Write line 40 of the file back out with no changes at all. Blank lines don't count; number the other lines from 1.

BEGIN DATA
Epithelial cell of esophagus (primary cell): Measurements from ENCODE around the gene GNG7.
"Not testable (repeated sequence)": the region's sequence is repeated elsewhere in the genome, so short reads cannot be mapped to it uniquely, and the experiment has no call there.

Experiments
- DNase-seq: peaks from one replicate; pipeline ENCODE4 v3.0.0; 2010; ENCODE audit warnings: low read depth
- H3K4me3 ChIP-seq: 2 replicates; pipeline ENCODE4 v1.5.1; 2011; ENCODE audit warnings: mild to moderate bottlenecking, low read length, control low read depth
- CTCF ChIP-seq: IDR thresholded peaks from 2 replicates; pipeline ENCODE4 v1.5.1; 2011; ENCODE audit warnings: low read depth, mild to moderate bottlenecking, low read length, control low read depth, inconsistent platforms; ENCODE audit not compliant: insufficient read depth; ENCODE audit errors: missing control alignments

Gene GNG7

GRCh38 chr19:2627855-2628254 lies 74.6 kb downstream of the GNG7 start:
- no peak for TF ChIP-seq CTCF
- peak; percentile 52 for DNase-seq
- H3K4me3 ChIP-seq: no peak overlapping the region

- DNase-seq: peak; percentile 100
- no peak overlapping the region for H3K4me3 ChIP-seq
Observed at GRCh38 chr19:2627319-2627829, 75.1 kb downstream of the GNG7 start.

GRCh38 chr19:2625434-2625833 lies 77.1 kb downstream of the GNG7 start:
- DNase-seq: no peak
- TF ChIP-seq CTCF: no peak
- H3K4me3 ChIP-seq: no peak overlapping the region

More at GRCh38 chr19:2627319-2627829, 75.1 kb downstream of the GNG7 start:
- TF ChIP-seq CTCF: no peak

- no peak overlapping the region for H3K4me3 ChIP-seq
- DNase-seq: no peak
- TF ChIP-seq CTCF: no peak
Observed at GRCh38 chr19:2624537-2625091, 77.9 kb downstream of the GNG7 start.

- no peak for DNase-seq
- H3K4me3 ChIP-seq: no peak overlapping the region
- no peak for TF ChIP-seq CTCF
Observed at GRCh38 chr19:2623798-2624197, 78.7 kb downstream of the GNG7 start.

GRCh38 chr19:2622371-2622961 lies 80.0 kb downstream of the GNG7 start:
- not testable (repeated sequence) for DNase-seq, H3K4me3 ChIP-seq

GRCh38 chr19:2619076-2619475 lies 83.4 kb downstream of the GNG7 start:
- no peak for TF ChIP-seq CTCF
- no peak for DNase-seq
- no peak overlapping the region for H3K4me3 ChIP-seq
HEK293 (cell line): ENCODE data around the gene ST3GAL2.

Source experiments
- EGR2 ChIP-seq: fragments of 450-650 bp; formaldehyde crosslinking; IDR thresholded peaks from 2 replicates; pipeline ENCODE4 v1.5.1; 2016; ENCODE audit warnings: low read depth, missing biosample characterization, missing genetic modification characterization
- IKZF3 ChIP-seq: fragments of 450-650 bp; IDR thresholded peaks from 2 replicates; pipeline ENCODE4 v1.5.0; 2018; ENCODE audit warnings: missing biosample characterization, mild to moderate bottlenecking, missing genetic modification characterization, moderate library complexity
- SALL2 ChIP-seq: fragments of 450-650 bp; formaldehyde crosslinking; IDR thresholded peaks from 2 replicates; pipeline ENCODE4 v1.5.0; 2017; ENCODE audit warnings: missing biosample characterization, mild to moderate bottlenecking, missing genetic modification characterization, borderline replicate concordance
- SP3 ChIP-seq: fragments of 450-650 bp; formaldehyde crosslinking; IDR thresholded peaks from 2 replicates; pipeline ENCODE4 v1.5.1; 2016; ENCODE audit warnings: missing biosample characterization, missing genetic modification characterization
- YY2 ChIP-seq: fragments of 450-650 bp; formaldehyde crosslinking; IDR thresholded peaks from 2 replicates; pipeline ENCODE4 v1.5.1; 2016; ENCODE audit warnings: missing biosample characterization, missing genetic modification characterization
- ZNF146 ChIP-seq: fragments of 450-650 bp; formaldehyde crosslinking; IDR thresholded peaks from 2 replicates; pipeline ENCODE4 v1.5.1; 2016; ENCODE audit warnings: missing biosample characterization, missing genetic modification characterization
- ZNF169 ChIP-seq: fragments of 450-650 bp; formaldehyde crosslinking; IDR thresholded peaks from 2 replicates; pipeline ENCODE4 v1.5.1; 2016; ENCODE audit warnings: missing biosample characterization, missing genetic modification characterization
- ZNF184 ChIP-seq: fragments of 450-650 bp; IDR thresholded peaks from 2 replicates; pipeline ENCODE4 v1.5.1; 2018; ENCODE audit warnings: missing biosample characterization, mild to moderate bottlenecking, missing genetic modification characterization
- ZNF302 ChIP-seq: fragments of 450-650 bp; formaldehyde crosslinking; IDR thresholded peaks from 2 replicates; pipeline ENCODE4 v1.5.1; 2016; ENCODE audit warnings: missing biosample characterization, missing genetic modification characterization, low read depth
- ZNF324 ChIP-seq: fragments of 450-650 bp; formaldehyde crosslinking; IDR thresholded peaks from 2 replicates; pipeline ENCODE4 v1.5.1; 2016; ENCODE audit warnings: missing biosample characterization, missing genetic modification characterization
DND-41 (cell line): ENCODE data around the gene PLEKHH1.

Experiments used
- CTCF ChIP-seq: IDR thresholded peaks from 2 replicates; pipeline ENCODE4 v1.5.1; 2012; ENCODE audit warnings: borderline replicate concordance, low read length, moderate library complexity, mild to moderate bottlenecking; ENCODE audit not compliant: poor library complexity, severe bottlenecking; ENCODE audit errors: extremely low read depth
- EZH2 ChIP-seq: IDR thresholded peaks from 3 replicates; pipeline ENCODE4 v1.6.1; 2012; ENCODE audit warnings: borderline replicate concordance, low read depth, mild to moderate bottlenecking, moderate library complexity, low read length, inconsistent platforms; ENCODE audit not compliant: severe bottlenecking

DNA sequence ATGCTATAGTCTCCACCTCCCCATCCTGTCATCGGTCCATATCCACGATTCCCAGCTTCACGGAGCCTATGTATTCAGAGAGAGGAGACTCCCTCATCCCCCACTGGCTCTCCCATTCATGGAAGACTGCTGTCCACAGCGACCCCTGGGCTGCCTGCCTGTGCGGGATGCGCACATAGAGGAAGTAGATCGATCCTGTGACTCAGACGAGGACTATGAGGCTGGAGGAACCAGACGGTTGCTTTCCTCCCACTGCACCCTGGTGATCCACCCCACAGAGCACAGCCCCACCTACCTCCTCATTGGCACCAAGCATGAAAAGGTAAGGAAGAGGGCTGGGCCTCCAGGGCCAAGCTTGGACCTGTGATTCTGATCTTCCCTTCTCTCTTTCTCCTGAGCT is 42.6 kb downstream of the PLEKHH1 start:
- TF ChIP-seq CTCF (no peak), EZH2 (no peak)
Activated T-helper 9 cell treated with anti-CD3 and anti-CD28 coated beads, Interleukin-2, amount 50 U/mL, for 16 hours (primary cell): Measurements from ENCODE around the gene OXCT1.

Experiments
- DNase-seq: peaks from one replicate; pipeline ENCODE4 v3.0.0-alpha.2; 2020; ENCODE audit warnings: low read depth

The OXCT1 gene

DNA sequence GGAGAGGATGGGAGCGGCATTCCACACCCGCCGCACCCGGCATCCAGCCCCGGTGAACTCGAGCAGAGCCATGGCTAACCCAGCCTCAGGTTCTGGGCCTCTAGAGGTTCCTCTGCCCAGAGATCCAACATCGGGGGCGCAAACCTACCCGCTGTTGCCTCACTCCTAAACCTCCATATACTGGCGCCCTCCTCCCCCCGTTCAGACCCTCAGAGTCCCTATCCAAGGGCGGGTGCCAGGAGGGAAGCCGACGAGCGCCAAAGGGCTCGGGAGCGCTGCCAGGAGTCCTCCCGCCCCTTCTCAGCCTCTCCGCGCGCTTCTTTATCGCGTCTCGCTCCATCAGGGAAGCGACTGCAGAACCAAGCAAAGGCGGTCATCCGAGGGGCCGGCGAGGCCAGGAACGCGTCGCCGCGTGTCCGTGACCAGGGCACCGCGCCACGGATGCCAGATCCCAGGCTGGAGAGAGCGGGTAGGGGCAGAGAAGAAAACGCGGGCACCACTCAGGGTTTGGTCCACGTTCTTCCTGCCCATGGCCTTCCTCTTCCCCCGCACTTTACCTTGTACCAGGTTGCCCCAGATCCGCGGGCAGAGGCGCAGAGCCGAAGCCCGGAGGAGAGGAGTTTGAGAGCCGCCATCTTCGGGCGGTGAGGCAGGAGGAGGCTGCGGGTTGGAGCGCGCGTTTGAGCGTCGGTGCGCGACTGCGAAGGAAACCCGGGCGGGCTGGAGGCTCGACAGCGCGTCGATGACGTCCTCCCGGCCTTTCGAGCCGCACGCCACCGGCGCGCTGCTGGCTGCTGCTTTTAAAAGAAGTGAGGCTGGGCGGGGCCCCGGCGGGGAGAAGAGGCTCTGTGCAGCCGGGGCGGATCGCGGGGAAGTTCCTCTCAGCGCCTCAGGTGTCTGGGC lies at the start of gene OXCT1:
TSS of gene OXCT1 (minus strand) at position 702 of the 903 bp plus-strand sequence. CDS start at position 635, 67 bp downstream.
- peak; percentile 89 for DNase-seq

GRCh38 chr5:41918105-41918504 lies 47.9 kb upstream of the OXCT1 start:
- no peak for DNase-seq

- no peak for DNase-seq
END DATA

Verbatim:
- SP3 ChIP-seq: fragments of 450-650 bp; formaldehyde crosslinking; IDR thresholded peaks from 2 replicates; pipeline ENCODE4 v1.5.1; 2016; ENCODE audit warnings: missing biosample characterization, missing genetic modification characterization